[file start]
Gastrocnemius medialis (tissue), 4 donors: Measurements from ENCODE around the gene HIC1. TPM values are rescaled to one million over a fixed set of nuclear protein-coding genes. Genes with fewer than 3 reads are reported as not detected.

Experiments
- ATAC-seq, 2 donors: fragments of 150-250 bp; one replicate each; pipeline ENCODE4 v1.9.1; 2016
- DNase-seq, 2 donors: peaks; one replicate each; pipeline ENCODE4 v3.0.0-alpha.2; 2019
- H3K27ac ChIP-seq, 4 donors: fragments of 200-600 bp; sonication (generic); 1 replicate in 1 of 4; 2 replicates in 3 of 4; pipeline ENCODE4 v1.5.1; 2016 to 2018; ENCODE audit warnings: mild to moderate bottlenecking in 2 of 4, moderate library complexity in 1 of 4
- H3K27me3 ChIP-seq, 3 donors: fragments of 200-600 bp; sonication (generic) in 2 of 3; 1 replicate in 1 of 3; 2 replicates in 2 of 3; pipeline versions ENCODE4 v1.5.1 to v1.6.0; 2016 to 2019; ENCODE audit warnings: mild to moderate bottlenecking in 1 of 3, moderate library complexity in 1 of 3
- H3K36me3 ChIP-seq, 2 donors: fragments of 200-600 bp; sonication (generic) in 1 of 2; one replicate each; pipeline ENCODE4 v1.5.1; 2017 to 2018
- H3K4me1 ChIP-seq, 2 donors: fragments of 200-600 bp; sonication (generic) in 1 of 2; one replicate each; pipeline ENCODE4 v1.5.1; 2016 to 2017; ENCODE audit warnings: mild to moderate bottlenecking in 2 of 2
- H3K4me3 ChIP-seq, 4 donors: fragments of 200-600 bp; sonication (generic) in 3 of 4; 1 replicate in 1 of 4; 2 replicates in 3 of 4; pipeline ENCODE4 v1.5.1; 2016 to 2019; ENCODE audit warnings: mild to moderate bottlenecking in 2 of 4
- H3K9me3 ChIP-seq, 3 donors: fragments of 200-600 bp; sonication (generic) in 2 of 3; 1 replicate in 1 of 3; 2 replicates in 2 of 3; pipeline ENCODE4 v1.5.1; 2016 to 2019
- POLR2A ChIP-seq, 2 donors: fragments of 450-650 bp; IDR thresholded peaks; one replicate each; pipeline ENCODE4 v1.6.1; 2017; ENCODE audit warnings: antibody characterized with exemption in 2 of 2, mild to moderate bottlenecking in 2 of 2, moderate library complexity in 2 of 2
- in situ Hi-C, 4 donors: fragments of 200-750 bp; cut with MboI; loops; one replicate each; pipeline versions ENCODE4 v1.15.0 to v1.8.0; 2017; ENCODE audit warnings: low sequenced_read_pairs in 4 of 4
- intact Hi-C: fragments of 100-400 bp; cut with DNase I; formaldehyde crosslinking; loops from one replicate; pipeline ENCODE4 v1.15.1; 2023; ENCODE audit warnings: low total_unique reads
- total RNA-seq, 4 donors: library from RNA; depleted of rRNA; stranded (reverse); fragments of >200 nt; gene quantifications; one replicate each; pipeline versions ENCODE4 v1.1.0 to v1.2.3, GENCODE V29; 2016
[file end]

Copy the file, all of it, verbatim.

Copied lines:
Gastrocnemius medialis (tissue), 4 donors: Measurements from ENCODE around the gene HIC1. TPM values are rescaled to one million over a fixed set of nuclear protein-coding genes. Genes with fewer than 3 reads are reported as not detected.

Experiments
- ATAC-seq, 2 donors: fragments of 150-250 bp; one replicate each; pipeline ENCODE4 v1.9.1; 2016
- DNase-seq, 2 donors: peaks; one replicate each; pipeline ENCODE4 v3.0.0-alpha.2; 2019
- H3K27ac ChIP-seq, 4 donors: fragments of 200-600 bp; sonication (generic); 1 replicate in 1 of 4; 2 replicates in 3 of 4; pipeline ENCODE4 v1.5.1; 2016 to 2018; ENCODE audit warnings: mild to moderate bottlenecking in 2 of 4, moderate library complexity in 1 of 4
- H3K27me3 ChIP-seq, 3 donors: fragments of 200-600 bp; sonication (generic) in 2 of 3; 1 replicate in 1 of 3; 2 replicates in 2 of 3; pipeline versions ENCODE4 v1.5.1 to v1.6.0; 2016 to 2019; ENCODE audit warnings: mild to moderate bottlenecking in 1 of 3, moderate library complexity in 1 of 3
- H3K36me3 ChIP-seq, 2 donors: fragments of 200-600 bp; sonication (generic) in 1 of 2; one replicate each; pipeline ENCODE4 v1.5.1; 2017 to 2018
- H3K4me1 ChIP-seq, 2 donors: fragments of 200-600 bp; sonication (generic) in 1 of 2; one replicate each; pipeline ENCODE4 v1.5.1; 2016 to 2017; ENCODE audit warnings: mild to moderate bottlenecking in 2 of 2
- H3K4me3 ChIP-seq, 4 donors: fragments of 200-600 bp; sonication (generic) in 3 of 4; 1 replicate in 1 of 4; 2 replicates in 3 of 4; pipeline ENCODE4 v1.5.1; 2016 to 2019; ENCODE audit warnings: mild to moderate bottlenecking in 2 of 4
- H3K9me3 ChIP-seq, 3 donors: fragments of 200-600 bp; sonication (generic) in 2 of 3; 1 replicate in 1 of 3; 2 replicates in 2 of 3; pipeline ENCODE4 v1.5.1; 2016 to 2019
- POLR2A ChIP-seq, 2 donors: fragments of 450-650 bp; IDR thresholded peaks; one replicate each; pipeline ENCODE4 v1.6.1; 2017; ENCODE audit warnings: antibody characterized with exemption in 2 of 2, mild to moderate bottlenecking in 2 of 2, moderate library complexity in 2 of 2
- in situ Hi-C, 4 donors: fragments of 200-750 bp; cut with MboI; loops; one replicate each; pipeline versions ENCODE4 v1.15.0 to v1.8.0; 2017; ENCODE audit warnings: low sequenced_read_pairs in 4 of 4
- intact Hi-C: fragments of 100-400 bp; cut with DNase I; formaldehyde crosslinking; loops from one replicate; pipeline ENCODE4 v1.15.1; 2023; ENCODE audit warnings: low total_unique reads
- total RNA-seq, 4 donors: library from RNA; depleted of rRNA; stranded (reverse); fragments of >200 nt; gene quantifications; one replicate each; pipeline versions ENCODE4 v1.1.0 to v1.2.3, GENCODE V29; 2016